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The upper echelons of the Australian passenger car segment appear to be undergoing a quiet renaissance, with sales of luxury 'upper large' sedans more than doubling this year.

A glance at the industry sales figures will show you that sales of the Mercedes-Benz S-Class, for instance, have quadrupled in 2014, that Maserati’s large sedans (new Ghibli and Quattroporte) are up sixteen-fold, Bentley sedan (Mulsanne and Flying Spur) volume is up more than 400 per cent and that the Audi A8 has experienced growth of 83 per cent.

Let’s be realistic: it is rarefied air indeed in the Upper Large > $100K segment, with only 912 units delivered across 10 brands for the entire year.

At least it seems that way, until you notice that at the same time in 2013, only 430 units got their plates. In fact, the 2014 figure is the highest ten-monthly number since 2007, when 1144 units were registered.


This means that while all the talk in 2014 has been about how well premium European brands are doing with their conquest-focused small cars and SUVs, it appears that things at the other end of the spectrum are just as healthy — if not in volume, then at least in proportional terms.

This is even more intriguing when you consider that sales of sub-$100K upper large sedans, as well as sedans classified merely as large in the sub-$70K and above $70K segment alike, have all fallen in 2014. Uber-luxury limos are defying an established pattern.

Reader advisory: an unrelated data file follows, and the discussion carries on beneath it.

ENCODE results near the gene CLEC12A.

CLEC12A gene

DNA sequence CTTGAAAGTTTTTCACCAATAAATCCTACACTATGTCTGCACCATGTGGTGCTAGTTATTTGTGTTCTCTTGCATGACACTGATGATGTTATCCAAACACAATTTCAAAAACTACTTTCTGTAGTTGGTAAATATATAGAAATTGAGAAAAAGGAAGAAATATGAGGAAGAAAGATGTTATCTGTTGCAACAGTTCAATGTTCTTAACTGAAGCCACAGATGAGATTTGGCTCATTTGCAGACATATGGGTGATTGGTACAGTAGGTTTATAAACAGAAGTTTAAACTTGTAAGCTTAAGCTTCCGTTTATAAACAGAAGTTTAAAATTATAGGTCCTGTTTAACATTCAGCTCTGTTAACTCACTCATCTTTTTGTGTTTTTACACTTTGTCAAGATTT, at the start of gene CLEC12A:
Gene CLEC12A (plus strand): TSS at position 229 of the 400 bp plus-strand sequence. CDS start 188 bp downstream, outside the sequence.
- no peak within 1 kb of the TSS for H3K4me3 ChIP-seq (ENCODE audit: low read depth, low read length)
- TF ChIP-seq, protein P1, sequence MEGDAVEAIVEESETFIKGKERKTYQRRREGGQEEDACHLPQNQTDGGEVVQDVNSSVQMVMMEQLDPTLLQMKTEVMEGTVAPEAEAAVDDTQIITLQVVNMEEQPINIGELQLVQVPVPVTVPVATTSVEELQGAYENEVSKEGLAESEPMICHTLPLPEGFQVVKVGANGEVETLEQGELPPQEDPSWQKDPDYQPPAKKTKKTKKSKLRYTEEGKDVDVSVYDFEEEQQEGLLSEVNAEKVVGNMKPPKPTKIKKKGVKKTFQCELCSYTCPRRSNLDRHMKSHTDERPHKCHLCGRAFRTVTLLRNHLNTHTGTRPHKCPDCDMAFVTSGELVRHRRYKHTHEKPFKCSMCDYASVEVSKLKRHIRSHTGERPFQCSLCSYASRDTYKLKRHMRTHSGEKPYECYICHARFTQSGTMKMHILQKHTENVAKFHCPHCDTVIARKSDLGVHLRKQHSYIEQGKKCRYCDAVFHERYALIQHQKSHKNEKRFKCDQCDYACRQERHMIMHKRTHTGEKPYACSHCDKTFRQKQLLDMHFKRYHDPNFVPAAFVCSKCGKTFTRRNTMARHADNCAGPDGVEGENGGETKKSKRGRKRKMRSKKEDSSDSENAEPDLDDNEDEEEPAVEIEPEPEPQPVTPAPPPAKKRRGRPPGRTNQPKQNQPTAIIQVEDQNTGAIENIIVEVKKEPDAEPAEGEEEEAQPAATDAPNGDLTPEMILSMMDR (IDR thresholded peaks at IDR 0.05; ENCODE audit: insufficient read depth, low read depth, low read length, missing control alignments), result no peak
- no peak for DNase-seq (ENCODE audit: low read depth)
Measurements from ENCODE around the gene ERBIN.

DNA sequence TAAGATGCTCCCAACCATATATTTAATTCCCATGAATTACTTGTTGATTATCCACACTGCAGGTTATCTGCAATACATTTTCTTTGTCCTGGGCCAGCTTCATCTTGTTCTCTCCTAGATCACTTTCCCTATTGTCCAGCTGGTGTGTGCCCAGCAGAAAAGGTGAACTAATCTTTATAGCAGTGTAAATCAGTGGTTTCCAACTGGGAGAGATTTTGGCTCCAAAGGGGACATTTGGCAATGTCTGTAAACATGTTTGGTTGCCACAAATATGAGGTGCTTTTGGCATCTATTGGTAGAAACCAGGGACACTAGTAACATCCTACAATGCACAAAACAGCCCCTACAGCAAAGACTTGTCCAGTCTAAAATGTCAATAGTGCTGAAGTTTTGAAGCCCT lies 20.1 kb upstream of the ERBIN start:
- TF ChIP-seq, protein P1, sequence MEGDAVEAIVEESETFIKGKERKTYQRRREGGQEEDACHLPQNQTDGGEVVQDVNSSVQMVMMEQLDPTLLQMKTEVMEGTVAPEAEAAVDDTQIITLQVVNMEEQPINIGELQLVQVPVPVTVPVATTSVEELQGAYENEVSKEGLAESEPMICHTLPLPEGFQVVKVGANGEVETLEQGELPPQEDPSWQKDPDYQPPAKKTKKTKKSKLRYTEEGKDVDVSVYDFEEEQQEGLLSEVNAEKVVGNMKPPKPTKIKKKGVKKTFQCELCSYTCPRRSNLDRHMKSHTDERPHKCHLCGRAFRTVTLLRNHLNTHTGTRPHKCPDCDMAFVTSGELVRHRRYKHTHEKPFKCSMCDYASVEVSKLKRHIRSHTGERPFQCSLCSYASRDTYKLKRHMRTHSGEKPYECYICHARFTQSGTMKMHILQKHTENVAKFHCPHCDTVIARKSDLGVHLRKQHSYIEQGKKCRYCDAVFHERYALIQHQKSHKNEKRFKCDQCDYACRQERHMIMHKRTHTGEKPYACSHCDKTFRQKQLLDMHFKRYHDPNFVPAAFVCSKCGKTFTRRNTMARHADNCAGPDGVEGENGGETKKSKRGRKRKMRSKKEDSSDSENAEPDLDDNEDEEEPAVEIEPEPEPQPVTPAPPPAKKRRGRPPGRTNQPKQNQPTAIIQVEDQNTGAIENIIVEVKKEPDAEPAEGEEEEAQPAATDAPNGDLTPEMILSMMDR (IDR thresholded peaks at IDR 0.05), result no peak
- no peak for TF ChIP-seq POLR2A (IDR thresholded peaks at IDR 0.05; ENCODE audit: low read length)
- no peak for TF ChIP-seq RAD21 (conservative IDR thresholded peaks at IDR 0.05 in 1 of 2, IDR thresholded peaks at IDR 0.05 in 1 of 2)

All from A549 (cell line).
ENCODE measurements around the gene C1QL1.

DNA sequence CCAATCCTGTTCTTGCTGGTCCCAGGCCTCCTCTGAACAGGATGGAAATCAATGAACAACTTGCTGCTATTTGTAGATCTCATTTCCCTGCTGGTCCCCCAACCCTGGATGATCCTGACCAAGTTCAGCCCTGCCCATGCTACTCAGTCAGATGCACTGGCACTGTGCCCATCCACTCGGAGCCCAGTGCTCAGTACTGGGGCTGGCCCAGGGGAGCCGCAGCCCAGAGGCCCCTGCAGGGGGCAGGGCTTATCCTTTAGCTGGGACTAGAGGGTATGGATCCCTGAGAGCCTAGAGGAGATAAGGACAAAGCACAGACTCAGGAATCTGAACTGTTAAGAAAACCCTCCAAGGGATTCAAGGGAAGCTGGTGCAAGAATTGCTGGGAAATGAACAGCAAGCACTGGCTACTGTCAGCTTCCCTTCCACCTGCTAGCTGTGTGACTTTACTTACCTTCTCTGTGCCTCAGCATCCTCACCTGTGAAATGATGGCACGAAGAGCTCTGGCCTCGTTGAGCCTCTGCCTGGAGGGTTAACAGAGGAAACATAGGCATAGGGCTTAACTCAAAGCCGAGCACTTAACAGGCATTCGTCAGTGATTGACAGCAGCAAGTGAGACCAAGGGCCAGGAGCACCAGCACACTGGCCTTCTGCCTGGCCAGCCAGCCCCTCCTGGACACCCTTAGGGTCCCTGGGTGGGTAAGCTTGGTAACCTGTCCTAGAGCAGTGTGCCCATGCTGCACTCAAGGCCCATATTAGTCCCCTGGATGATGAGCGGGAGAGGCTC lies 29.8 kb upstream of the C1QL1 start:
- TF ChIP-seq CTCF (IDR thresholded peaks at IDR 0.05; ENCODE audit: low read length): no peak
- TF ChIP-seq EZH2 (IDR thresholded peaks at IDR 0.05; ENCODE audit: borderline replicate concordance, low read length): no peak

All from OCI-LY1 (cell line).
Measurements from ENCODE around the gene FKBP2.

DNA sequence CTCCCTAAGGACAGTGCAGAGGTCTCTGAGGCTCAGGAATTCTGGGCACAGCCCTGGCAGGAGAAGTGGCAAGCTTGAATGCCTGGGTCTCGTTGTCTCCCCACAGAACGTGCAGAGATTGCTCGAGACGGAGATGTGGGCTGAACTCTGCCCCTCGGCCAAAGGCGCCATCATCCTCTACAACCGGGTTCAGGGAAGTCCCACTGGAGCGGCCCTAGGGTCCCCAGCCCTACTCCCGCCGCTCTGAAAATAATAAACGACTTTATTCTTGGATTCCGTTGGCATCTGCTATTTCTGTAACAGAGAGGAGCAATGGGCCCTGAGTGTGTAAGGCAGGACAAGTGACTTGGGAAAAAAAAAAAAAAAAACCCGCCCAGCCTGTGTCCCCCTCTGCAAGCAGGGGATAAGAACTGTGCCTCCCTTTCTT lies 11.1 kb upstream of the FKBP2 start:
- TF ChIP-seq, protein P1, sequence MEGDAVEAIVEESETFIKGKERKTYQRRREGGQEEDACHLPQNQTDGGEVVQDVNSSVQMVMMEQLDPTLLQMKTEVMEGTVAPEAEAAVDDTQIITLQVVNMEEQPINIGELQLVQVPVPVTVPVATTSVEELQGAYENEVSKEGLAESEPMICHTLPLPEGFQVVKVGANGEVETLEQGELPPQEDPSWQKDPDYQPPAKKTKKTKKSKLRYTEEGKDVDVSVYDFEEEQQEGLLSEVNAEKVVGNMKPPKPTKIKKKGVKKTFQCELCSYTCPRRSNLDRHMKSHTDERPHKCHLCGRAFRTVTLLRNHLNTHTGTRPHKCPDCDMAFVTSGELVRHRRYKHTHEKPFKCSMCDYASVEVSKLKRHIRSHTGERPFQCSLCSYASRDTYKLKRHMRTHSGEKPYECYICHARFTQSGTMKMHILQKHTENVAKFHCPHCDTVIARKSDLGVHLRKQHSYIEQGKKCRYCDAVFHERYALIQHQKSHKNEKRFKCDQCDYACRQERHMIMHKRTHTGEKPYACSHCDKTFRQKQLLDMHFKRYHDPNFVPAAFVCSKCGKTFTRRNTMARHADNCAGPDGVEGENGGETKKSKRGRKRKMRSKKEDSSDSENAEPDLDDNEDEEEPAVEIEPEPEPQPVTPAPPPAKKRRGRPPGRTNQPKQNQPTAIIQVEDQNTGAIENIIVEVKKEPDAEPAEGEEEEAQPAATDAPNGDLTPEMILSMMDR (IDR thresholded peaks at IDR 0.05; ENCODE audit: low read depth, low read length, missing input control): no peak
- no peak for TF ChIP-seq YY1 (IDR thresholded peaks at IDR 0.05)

Of course, a big sales boost here has to be somewhat expected, when you consider the unusually thorough model turnover we have seen at the big end of town inside the last 12 months.


Australia received the latest Bentley Flying Spur in October 2013, the new-generation S-Class in November 2013, a staggered Maserati Quattroporte launch commenced in December 2013, the upgraded Audi A8 arrived in May, and the Maserati Ghibli (classified in this segment although it is marketed against the smaller BMW 5 Series) arrived in August.

It is not hard to see how the segment experience a sales bounce, though a doubling of sales is a sizeable bounce, one matched by no other market segment, volume or niche alike.

Leading the segment is the S-Class with 293 sales this year, compared to just 66 at the same point in 2013. The Maserati Quattroporte and Ghibli combined have 248 sales, compared to 15 Quattroporte sales last year. These two brands have been the segment’s engine room.


The BMW 7 Series, meanwhile, remains on the podium with 103 sales, 10 more than at the same time in 2013. The upgraded Audi A8 has made up some ground to its Bavarian foe, with 75 sales in 2014 compared to 41 this time last year.

Two key players — in terms of brand cache if not outright volume — have kept steady. The Porsche Panamera has managed the same 73 deliveries this year as it did at this time in 2013, while Rolls-Royce is likewise tracking at an unchanged figure, in this case 11 units.

Not every entrant has experienced growth. The Jaguar XJ has dropped 22 per cent to 40 units YTD, while the ageing Lexus LS is down almost 60 per cent to 27 units. Both the XJ and LS were ahead of the Audi A8 this time last year…